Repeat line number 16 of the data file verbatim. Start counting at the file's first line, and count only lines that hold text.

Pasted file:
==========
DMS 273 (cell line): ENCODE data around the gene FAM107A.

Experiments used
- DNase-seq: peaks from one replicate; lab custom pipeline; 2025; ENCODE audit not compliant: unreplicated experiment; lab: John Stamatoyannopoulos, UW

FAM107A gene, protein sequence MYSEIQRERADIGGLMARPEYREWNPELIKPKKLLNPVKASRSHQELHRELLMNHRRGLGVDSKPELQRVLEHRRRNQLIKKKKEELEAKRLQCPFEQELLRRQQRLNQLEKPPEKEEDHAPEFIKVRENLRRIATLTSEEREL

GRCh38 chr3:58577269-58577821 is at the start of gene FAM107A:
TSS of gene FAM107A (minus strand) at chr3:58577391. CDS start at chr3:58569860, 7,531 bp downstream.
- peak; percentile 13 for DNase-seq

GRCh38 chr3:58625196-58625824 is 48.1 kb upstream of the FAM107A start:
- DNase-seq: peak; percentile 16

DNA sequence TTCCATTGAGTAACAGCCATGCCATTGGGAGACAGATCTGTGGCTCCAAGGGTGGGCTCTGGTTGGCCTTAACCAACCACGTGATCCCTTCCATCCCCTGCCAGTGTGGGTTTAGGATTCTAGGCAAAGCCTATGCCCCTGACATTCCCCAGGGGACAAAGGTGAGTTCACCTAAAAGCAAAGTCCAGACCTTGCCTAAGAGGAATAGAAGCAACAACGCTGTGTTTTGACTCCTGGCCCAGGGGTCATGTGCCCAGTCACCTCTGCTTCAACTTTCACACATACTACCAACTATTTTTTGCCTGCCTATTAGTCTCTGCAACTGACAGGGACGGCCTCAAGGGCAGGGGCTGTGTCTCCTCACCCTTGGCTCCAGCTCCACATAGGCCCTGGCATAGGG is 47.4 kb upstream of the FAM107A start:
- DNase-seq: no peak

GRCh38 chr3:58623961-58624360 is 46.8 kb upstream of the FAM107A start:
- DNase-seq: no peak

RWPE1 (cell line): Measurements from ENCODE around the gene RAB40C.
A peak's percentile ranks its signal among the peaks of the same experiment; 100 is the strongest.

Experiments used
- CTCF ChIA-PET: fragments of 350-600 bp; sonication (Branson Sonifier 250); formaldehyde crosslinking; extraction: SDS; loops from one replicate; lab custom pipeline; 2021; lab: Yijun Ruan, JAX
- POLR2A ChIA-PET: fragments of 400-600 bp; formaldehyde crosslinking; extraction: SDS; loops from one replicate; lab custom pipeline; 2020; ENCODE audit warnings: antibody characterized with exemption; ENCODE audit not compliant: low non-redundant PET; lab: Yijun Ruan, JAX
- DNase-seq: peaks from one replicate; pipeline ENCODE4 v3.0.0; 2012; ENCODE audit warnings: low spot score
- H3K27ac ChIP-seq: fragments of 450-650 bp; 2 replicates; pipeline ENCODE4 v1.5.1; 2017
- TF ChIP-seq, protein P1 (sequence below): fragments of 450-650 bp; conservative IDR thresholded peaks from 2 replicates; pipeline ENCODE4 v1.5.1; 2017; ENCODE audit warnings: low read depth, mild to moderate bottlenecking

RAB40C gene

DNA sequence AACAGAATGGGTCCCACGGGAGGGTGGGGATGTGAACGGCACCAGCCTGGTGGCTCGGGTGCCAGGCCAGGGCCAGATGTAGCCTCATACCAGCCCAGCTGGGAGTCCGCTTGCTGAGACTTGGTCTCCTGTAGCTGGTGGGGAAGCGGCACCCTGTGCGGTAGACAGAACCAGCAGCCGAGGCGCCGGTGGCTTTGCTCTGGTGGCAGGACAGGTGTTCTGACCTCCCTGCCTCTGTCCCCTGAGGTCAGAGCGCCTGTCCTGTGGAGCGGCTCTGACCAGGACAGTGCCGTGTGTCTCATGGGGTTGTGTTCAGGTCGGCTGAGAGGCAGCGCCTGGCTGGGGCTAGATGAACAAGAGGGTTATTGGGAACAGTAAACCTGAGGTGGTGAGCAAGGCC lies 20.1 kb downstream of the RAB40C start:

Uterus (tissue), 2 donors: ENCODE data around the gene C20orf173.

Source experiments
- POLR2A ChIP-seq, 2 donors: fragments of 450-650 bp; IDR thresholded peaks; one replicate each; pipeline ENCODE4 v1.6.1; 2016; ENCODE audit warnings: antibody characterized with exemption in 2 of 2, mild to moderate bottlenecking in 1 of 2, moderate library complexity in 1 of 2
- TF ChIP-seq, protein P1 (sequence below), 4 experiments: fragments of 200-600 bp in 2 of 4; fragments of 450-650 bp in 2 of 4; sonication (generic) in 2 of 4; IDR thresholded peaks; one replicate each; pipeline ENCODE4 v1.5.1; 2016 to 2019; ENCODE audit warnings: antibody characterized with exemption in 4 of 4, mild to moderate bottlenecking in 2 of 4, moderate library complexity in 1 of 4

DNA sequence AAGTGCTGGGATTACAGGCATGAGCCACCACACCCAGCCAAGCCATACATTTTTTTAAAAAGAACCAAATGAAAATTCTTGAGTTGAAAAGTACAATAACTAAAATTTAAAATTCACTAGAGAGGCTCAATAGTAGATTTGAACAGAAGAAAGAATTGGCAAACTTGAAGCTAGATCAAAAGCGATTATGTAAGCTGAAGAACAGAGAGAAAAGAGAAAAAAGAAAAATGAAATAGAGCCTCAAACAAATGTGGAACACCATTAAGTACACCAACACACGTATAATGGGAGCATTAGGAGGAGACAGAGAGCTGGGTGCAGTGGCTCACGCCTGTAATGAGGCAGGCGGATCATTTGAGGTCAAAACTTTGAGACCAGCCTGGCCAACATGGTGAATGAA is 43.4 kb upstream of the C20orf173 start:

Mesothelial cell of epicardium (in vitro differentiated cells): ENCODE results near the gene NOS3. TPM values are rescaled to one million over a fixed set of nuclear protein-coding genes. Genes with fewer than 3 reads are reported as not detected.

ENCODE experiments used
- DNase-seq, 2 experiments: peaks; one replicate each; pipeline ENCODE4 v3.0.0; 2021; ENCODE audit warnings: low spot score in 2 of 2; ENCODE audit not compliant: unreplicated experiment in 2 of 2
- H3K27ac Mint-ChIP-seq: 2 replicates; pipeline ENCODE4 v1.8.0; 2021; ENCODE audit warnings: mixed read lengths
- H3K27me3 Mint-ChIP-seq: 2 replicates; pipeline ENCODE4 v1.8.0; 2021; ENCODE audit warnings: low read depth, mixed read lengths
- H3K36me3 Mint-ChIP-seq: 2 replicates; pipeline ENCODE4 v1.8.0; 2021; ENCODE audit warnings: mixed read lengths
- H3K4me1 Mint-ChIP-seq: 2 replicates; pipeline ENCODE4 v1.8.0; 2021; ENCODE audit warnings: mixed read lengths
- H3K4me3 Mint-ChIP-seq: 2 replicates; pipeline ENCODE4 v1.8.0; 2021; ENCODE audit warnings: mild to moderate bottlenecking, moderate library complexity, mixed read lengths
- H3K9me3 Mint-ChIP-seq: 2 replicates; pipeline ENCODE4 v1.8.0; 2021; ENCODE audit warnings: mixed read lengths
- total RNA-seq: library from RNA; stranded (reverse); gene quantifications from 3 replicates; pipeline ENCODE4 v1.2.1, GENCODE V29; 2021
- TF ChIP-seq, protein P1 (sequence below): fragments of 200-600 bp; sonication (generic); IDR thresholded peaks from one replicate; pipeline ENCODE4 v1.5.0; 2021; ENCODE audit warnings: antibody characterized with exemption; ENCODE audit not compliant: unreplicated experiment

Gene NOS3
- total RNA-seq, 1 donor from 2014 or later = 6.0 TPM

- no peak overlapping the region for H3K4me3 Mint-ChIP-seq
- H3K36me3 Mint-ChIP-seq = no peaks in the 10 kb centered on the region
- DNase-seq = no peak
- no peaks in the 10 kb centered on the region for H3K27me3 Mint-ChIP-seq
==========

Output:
Experiments used